Malacañang on Monday, August 13, defended President Rodrigo Duterte’s stance on police officers accepting gifts given out of gratitude or generosity.
According to presidential spokesperson Salvador Panelo, police officers can accept gifts of “nominal value” for as long as these are not “excessive.”
“What is important is hindi yun binigay (that is not given) in anticipation of a favor coming from the recipient or in exchange of a favor from the recipient which is a police officer,” Panelo told the media.
“Dapat ‘di nila tatanggapin kung masyado naman malaki (They should not accept it if the gift is too big),” he added.
On Friday, August 9, Duterte told policemen that he does not consider accepting gifts as a form of bribery.
“Basta kung bigyan kayo, eh tanggapin ninyo (If they give you a gift, accept it). It is not bribery because — it cannot be bribery because it is allowed by law,” he said.
Philippine National Police chief Gen. Oscar Albayalde, meanwhile, assured everyone that police officers would not accept gifts with strings attached.
“Sa batas natin ‘yung insignificant ‘yung value gaya po ng mga pagkain na consumable na maliit na bagay. Pero ‘yun pong malalaking bagay lalo na kapag may kapalit na pabor, bawal na bawal po ‘yan (Under the law, policemen could accept those with insignificant value like food and other small things. But significant gifts, especially in exchange of favors, are not allowed),” he said Monday on radio DZMM.
“Gifts are a small matter”
Sen. Ronald “Bato” dela Rosa, for his part, admitted that he had accepted gifts before as a PNP official in defense of Duterte’s remarks.
“The president is a practical person and I’m practical, too. I admit I received (gifts) before,” he said during an interview with radio station DZBB.
According to him, the issues being raised against Duterte were a “small matter to be paid attention to.”
“Gifts are a small matter. It’s happening anywhere, everywhere. It’s in our culture,” Dela Rosa said.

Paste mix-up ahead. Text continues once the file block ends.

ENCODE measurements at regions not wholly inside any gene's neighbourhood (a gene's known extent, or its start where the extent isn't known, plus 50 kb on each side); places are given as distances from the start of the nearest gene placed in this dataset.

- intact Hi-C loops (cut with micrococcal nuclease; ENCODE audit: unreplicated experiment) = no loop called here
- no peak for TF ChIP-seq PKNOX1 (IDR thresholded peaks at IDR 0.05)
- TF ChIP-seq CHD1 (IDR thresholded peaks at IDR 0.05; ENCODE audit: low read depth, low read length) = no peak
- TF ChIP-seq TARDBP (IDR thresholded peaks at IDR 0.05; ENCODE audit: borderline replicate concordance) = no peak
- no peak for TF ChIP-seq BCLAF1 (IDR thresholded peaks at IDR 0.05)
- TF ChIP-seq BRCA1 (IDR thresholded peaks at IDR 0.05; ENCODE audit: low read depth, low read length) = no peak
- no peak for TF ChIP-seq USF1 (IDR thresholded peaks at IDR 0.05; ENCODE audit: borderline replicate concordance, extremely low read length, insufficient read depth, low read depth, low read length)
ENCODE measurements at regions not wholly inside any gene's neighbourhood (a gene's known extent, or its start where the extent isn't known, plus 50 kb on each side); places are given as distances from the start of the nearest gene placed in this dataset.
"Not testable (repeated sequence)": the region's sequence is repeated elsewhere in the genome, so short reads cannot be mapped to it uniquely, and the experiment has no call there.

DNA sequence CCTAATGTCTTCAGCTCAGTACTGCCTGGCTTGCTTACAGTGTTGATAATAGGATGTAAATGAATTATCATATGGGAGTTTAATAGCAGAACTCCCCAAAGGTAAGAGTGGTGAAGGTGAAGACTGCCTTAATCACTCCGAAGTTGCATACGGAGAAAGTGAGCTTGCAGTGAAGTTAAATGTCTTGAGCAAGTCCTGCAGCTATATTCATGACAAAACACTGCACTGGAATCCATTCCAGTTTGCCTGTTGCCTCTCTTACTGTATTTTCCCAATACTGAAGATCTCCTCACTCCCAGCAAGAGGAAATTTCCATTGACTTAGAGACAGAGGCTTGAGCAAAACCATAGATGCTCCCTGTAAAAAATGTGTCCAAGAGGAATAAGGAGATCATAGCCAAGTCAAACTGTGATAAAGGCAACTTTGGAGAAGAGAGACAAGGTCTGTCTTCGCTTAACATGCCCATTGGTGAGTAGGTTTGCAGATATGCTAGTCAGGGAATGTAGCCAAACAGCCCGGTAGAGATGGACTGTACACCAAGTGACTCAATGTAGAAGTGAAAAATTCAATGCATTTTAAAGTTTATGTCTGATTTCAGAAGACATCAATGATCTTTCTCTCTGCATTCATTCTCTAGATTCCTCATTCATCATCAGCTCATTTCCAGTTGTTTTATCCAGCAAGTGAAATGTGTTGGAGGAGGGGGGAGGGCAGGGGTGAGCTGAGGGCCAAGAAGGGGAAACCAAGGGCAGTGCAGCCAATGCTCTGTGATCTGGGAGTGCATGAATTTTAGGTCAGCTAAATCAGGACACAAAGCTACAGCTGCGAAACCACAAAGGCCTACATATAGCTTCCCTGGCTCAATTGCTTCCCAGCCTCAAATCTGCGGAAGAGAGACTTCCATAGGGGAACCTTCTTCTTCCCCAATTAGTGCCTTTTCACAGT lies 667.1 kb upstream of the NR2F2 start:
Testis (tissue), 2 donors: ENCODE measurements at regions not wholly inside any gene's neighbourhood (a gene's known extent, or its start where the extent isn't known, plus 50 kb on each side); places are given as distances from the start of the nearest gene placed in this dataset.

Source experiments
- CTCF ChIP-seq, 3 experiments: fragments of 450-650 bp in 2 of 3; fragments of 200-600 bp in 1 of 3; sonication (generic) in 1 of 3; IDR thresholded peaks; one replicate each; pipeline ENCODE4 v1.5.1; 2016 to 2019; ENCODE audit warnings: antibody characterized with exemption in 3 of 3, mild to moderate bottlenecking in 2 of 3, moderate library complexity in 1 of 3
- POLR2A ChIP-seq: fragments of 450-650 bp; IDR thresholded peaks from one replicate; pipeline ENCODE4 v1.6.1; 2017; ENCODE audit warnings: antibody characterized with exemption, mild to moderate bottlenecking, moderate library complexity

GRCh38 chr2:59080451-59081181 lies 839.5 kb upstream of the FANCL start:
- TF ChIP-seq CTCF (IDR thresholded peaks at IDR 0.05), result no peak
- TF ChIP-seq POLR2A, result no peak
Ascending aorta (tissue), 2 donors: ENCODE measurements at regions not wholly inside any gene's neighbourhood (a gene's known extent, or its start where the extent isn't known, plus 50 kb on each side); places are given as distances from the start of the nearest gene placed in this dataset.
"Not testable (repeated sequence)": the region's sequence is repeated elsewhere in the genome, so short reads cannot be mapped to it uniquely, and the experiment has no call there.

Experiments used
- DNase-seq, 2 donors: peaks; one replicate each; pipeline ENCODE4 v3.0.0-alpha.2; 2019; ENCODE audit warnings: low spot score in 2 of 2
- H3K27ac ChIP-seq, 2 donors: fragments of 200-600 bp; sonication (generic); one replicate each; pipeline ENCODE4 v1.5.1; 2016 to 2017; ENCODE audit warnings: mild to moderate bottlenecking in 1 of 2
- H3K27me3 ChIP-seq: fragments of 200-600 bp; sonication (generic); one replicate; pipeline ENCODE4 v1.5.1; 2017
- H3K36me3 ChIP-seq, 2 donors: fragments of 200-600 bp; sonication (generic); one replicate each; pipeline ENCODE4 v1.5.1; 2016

The former PNP official recalled that he had been given food and equipment by families he helped while he was serving in Davao City.
“What was I to do? Tell them that we’ll not eat (their food) because it’s forbidden? I’d be a hypocrite if I say that I did not accept,” Dela Rosa said.
“Those (gifts) were not asked by the police, they’re voluntarily given to help the work of the police, why should we not accept (them)?” he added.
However, Dela Rosa warned PNP officials to exercise caution in accepting gifts as they may have strings attached or may conflict with their duties.
Sen. Francis Pangilinan pointed out that Duterte’s permission for police officers to accept gifts will only make them “more abusive and corrupt.”
On Sunday, August 8, he said that if Duterte’s order will be followed, “there will come a time when policemen will not act if there is no grease and the police will only side with the rich who can afford a lot of grease.”
Philippine National Police (PNP) Chief Oscar Albayalde said on Monday that said that any gift was prohibited “lalo na kapag may kapalit na pabor,” (especially when it’s in exchange for a favor).
“Meron po tayong sinusunod na code of ethical standard ng ating public officials and employees yun po ang sinusunod natin, baka po magkamisinterpretation and ating kapulisan (We are following the code of ethical standard for public officials and employees, that is what we are following, our police may misinterpret it),” Albayalde said in a radio interview on dzMM. He added that the president may be referring to gifts with “insignificant” value, such as food.
Republic Act 6713 or the Code of Conduct and Ethical Standards for Public Officials and Employees, which prohibits public officials and employees to “solicit or accept, directly or indirectly, any gift, gratuity, favor, entertainment, loan or anything of monetary value from any person in the course of their official duties.”